How to ditch the default Google TV home screen and build something better
For when the only thing you want to do is finding apps.
Google TV (until recently known as Android TV), used to be pretty clean—there was a row of apps, a few video suggestions, and not much else. But not anymore.
The home screen of the platform now has a large featured section advertising shows on services you may not subscribe to, along with algorithmically curated recommendations and trailers. There’s also a smaller row of apps in the midst of everything, which can make it hard to find what you’re actually looking for.
If you’ve been a victim of Google TV’s redesign, know that you can get rid of the clutter by downloading a launcher. These apps act like a coat of paint on an operating system, changing its appearance while leaving the actual functioning intact.
A third-party launcher won’t be the system default, so the only caveat to this approach is that you’ll have to open the app every time you turn your TV on. It may seem like a drag, but you can remap your Google TV remote control to assign an unused button to quickly summon the launcher for you.
There are several options available for download at the Google Play Store. These are our favorites.
FLauncher is completely free and open source, which means it doesn’t have any ads. It’s also probably the most feature-packed launcher we found, and the first on this list you should try. It looks like just a simple grid of apps, but you can press and hold any of them to move it, hide it, or uninstall it entirely—all without leaving the launcher.
[Related: How to make Android look like iOS]
You can also create custom categories to organize your apps. For example, you can keep your sports services in one list, your TV and movie services in another, and your system utilities at the bottom.
There are a few other nice features, like a shortcut to the system settings and the ability to choose a wallpaper from the built-in gallery, or set one up from a USB drive. FLauncher really doesn’t look like much, but it does everything you need, meaning you’ll never need to see the default home screen ever again.
The name is a little absurd—they might as well have called it “Launchy McLaunchface.” But don’t let that turn you off, because this free, extremely minimalist launcher gets the job done. You get a grid of apps and… that’s about it. You can’t sort or remove any tools from the list.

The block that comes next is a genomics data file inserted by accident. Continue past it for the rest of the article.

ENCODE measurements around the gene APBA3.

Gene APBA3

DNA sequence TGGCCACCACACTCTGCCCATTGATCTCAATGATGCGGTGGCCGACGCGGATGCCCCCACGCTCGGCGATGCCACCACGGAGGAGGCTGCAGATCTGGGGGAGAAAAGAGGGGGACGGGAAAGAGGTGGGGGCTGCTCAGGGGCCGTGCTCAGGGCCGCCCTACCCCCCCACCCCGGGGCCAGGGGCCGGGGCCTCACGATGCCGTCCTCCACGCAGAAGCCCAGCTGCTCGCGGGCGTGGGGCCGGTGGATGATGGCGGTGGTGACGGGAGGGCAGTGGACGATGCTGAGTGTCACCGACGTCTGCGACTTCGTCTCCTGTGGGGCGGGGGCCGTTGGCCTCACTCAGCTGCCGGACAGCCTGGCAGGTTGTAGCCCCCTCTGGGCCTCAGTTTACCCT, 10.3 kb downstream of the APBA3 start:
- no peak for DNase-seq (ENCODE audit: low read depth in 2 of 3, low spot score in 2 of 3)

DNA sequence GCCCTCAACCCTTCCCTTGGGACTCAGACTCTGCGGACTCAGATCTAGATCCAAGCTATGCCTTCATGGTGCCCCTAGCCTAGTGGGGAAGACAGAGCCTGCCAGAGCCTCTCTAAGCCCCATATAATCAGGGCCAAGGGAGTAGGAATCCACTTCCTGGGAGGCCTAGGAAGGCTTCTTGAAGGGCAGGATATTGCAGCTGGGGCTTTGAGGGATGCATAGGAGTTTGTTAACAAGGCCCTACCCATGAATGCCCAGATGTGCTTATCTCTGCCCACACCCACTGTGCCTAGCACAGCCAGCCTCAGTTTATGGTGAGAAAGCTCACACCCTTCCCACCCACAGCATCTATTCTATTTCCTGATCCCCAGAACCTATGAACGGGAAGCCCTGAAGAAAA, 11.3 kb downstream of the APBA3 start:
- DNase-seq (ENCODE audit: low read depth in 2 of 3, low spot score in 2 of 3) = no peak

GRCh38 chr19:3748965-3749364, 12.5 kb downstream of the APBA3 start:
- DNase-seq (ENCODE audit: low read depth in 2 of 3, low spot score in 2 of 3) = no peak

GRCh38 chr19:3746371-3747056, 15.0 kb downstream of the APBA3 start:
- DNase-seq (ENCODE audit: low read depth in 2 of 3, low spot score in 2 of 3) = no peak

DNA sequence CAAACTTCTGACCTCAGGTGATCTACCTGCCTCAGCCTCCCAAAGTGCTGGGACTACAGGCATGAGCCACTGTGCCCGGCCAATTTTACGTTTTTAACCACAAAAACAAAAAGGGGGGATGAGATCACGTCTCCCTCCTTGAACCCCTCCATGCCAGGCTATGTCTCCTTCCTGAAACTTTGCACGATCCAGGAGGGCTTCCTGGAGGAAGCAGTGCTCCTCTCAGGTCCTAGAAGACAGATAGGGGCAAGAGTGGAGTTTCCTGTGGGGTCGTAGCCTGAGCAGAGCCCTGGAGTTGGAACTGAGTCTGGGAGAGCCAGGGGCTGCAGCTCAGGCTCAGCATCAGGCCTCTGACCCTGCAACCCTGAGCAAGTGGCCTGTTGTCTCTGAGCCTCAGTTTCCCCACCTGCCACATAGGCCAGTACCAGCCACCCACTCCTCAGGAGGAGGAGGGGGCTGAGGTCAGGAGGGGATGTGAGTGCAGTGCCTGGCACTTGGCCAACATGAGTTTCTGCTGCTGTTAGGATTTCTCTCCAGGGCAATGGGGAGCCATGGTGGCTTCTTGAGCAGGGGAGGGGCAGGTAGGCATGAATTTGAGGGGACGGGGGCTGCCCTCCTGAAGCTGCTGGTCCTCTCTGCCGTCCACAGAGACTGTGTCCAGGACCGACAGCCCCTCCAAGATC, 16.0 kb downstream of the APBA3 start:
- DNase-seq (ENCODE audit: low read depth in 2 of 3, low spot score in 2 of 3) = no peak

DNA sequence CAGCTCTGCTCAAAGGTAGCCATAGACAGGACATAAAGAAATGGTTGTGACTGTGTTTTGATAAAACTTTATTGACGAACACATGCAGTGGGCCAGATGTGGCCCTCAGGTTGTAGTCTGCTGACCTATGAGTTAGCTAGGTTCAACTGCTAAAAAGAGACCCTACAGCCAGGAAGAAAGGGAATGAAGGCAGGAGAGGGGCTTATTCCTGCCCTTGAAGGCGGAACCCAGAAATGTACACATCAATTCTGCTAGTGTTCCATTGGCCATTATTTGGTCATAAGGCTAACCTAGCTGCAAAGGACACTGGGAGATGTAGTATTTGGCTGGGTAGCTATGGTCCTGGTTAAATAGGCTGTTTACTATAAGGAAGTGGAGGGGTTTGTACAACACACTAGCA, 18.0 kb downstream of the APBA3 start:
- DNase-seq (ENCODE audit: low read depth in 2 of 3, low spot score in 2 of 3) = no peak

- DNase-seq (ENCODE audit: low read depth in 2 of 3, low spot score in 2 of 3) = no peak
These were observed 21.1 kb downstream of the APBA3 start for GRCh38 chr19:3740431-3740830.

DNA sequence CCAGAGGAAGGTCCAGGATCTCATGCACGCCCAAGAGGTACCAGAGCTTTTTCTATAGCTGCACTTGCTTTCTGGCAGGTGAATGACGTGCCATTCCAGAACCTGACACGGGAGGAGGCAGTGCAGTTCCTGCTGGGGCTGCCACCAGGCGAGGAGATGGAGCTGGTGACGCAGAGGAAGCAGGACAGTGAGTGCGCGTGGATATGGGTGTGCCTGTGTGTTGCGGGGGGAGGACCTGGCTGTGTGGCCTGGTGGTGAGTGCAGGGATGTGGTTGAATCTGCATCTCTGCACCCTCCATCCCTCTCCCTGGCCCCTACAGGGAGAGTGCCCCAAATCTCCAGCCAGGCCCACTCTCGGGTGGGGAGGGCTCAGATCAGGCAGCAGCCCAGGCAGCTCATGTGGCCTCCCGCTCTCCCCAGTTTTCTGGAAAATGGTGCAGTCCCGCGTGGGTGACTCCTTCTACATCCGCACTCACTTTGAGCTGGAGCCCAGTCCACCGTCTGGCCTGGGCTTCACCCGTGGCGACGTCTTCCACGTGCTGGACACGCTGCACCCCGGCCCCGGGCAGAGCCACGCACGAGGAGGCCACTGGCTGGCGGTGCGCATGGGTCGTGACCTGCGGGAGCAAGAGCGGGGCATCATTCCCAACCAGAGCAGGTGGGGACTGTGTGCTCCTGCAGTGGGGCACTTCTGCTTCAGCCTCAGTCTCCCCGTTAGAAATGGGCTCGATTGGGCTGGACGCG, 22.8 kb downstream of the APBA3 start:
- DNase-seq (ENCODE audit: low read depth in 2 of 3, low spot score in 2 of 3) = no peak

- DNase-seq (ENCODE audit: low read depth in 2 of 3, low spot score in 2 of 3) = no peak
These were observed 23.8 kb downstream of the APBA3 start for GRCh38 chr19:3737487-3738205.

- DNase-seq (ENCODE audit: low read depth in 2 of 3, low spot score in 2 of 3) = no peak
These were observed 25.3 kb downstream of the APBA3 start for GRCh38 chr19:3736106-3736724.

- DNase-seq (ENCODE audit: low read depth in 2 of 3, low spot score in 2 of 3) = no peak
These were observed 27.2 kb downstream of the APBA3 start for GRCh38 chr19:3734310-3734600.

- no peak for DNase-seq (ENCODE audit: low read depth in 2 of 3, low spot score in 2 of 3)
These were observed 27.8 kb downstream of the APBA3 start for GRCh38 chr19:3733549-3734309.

The main customization you get with Launchy Launcher is the ability to add wallpaper, either by choosing one of your own photos using a USB drive or by browsing a free collection of images. This app may seem like it’s way too basic, but you can really make it look great with just a few button presses.
Sure, Launchy Launcher is not going to provide enough customization options for all users, but for some, it’s going to be just right. All some people need is a list of apps, after all.
Dashboard is an overlay, which is a different approach than the other apps on this list. It can’t replace your home screen, granted, but you might never need to use any other launcher ever again, as you can open one app without closing the other.
Basically, you hold down the Home button and have Dashboard show up above whatever you’re watching. That way, you’ll be able to browse your apps without stopping playback. Your most recent apps are at the top and below you’ll see a grid of apps you can re-order however you like.
There’s also quick access to your HDMI ports and other inputs, your TV’s display settings, and a button for launching your TV’s screensaver. Finally, and more interestingly, you’ll be able to see the IP address for your device, which is useful if you’re troubleshooting network issues.
Basic TV Launcher
If you liked the retro look of Android TV, this one’s for you. Basic TV Launcher is exactly what its name says, and just provides a row of apps with a search bar at the top.
There’s not a lot else to it, really—you can mark certain apps as favorites and access system settings from a dedicated button. But that’s about it. The real appeal here is nostalgia and a user interface designed with the uttermost simplicity.
Kodi is a bit of a wildcard compared to the rest of the launchers on this list, but you might still want to consider it. This app is not a launcher, but mostly a media management app to watch live TV on your computer that comes with its own robust ecosystem of add-ons. But Kodi is not just for computers: it’s also available in Google Play, meaning you can install it on Google TV and have it launch all of your apps.
This makes Kodi a pretty good, unconventional launcher, especially if you’re already using it to watch TV shows and movies you’ve got saved locally in a hard drive, for example.
It helps that Kodi is also highly customizable. For example, there’s no end to the list of skins you can download and fidget with, and you can obsessively tweak everything about how the application works— color scheme, which features do and don’t show up, and even the user interface sounds.